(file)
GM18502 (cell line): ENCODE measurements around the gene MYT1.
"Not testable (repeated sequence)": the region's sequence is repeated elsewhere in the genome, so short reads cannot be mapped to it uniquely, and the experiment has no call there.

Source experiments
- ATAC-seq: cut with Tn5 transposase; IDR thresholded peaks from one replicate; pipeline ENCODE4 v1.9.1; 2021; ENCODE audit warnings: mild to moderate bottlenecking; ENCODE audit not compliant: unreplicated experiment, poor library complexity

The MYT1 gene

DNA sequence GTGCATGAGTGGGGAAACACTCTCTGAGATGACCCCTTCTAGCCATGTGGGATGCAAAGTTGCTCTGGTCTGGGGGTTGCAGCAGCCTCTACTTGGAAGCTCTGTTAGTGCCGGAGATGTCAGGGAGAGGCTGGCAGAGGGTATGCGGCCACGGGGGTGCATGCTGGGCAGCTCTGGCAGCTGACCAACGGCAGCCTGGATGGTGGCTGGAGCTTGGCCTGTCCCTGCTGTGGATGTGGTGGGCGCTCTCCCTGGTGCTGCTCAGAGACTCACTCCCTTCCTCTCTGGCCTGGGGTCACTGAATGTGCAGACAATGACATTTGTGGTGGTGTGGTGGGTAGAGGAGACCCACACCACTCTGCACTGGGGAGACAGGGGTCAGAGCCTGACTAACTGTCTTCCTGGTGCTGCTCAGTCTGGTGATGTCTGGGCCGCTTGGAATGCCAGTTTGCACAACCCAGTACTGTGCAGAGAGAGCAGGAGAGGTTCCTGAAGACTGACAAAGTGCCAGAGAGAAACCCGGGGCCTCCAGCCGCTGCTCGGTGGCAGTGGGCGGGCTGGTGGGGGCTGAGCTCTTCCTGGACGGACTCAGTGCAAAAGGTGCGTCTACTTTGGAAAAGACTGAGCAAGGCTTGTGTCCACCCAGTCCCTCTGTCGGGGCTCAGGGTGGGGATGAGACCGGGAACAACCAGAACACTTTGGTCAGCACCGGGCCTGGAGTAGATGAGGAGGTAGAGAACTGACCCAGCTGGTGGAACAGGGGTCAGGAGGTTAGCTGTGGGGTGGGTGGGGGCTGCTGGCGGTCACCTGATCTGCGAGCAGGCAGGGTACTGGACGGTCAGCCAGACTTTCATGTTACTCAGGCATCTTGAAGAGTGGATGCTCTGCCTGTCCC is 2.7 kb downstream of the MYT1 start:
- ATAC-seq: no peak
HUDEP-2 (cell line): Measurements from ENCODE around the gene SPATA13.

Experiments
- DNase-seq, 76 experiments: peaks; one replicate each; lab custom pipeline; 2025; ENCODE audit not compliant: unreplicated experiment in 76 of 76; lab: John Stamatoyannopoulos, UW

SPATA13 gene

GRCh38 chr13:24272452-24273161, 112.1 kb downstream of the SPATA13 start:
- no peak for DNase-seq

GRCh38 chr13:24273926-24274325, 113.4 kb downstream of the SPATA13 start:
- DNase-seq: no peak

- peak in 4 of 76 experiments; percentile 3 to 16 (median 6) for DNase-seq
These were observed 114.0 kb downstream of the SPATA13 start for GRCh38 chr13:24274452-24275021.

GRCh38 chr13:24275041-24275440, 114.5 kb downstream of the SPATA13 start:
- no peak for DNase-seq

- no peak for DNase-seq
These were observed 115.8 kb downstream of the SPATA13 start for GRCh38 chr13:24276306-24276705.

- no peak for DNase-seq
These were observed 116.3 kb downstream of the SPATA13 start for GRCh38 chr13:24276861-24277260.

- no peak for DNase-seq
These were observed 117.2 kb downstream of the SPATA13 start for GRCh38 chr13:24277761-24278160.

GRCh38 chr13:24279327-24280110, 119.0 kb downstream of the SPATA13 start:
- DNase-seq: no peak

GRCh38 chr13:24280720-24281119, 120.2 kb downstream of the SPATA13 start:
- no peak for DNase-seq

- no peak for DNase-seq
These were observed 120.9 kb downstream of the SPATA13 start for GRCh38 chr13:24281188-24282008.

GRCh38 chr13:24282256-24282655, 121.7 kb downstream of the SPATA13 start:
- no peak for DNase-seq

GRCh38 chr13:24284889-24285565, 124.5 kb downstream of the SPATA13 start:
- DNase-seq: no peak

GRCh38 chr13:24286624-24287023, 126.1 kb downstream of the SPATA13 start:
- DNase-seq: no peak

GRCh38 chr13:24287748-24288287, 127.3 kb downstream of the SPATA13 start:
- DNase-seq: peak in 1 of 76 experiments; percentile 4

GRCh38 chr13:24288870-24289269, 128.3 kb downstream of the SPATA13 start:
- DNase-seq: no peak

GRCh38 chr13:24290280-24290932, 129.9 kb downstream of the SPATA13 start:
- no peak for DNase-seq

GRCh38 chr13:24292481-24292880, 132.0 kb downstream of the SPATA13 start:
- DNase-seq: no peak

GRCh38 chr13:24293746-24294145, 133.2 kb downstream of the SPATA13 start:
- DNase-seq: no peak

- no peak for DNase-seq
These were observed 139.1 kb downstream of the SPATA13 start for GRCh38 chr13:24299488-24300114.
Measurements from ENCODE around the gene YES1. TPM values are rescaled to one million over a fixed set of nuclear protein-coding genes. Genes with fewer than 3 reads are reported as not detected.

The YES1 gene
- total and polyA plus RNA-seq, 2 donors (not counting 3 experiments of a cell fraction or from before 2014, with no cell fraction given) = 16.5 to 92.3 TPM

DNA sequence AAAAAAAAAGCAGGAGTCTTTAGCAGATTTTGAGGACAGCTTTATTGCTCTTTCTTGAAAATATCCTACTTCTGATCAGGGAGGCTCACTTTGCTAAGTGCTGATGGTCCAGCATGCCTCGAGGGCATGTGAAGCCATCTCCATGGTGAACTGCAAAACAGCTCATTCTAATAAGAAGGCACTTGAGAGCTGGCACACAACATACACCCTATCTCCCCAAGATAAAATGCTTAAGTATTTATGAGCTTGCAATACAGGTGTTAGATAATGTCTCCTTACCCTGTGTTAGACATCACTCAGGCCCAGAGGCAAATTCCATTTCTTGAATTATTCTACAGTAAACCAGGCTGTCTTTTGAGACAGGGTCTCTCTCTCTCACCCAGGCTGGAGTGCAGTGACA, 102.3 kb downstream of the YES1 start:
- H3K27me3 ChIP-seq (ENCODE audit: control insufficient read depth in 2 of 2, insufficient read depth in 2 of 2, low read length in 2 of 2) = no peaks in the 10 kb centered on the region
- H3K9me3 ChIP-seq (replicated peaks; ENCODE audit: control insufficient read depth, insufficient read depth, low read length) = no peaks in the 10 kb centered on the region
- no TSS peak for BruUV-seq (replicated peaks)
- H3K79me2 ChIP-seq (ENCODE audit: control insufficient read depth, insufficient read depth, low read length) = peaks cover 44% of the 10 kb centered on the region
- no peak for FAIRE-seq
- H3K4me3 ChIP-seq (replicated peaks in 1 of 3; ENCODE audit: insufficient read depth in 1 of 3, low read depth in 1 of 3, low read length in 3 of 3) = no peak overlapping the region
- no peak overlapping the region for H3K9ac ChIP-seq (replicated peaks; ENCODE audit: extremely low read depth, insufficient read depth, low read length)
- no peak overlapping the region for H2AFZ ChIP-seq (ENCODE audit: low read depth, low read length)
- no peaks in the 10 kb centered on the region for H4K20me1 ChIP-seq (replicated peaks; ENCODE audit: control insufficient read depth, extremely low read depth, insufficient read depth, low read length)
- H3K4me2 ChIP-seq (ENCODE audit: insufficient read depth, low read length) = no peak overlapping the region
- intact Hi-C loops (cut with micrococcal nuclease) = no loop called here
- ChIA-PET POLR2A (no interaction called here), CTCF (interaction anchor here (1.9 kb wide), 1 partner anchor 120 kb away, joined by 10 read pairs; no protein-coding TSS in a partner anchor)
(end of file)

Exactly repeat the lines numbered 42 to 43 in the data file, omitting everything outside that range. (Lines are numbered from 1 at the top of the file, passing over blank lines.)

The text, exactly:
GRCh38 chr13:24290280-24290932, 129.9 kb downstream of the SPATA13 start:
- no peak for DNase-seq